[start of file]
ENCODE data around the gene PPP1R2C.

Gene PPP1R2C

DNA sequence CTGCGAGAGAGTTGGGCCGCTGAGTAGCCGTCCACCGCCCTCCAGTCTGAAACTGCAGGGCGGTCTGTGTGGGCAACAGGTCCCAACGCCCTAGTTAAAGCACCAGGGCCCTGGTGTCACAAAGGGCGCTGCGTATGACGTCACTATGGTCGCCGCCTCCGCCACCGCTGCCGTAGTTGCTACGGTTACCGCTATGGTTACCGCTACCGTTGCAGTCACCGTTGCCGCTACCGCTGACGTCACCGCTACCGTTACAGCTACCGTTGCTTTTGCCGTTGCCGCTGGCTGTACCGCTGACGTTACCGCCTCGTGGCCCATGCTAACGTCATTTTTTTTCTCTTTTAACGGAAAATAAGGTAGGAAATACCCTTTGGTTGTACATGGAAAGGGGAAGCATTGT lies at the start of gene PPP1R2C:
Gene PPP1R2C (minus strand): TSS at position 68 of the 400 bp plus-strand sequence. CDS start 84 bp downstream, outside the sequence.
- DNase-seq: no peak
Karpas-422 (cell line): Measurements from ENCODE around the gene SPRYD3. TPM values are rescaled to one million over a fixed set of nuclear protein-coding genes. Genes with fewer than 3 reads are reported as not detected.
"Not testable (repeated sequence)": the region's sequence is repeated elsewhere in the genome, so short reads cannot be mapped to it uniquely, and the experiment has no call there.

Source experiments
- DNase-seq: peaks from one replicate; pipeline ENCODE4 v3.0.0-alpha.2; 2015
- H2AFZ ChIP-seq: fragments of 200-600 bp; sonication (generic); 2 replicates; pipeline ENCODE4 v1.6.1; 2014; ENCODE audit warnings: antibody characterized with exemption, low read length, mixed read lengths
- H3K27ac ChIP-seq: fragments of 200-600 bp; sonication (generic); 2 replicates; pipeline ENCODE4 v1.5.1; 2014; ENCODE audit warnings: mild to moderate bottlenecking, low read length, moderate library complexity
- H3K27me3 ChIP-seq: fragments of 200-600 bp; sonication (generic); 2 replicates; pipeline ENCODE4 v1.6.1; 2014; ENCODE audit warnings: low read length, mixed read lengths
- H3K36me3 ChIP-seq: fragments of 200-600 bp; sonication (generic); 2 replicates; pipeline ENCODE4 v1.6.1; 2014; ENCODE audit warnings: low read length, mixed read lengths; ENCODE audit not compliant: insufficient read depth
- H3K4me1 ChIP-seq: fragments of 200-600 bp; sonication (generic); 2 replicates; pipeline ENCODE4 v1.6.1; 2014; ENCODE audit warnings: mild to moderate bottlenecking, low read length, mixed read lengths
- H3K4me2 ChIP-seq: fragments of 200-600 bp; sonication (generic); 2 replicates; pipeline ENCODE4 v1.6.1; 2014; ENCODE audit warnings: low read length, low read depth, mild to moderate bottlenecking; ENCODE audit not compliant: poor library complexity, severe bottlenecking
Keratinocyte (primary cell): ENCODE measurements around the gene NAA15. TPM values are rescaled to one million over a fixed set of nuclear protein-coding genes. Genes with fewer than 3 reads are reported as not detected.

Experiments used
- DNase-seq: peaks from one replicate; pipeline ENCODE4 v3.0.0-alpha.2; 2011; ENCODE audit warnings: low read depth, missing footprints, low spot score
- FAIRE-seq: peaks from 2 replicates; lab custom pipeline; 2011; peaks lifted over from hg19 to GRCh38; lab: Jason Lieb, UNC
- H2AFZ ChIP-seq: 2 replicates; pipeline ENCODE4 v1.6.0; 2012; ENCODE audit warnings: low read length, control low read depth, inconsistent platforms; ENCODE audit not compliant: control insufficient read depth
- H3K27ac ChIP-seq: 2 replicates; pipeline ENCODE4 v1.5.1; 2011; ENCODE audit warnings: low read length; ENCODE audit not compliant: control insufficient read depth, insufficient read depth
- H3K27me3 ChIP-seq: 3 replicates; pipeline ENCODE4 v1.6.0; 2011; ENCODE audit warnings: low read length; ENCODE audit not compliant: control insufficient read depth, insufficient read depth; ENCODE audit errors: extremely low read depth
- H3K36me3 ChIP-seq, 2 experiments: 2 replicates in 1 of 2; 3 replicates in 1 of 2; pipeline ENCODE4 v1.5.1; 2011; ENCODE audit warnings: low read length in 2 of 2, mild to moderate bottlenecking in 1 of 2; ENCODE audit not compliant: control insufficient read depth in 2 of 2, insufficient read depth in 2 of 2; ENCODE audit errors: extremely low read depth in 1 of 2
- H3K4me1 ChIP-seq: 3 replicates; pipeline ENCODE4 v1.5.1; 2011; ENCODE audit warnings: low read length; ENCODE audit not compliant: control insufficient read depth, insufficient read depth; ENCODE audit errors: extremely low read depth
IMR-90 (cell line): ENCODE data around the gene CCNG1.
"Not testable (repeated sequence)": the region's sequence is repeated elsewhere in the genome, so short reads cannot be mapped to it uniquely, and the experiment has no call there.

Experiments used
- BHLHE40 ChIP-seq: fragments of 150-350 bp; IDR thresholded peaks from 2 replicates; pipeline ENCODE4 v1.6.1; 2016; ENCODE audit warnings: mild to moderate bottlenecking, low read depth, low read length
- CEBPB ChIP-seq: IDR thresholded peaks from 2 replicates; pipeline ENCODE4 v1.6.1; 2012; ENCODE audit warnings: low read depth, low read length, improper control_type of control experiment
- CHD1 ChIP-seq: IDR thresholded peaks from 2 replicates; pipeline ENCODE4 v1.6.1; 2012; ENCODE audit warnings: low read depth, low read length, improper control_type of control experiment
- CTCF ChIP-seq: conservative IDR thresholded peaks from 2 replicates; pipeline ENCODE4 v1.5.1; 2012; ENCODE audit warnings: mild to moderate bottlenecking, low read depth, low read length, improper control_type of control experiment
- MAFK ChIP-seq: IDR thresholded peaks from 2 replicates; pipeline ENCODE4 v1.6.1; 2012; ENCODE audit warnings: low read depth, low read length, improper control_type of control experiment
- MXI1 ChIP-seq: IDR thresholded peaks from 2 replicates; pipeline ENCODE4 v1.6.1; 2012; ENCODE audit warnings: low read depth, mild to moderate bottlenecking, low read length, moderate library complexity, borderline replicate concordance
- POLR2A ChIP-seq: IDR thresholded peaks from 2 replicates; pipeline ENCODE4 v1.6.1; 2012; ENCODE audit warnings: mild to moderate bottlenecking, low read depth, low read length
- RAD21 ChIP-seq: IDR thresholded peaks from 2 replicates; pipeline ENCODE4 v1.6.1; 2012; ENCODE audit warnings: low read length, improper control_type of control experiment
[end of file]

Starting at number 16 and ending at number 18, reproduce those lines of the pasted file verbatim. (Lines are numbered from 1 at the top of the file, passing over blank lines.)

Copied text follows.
Keratinocyte (primary cell): ENCODE measurements around the gene NAA15. TPM values are rescaled to one million over a fixed set of nuclear protein-coding genes. Genes with fewer than 3 reads are reported as not detected.

Experiments used
- DNase-seq: peaks from one replicate; pipeline ENCODE4 v3.0.0-alpha.2; 2011; ENCODE audit warnings: low read depth, missing footprints, low spot score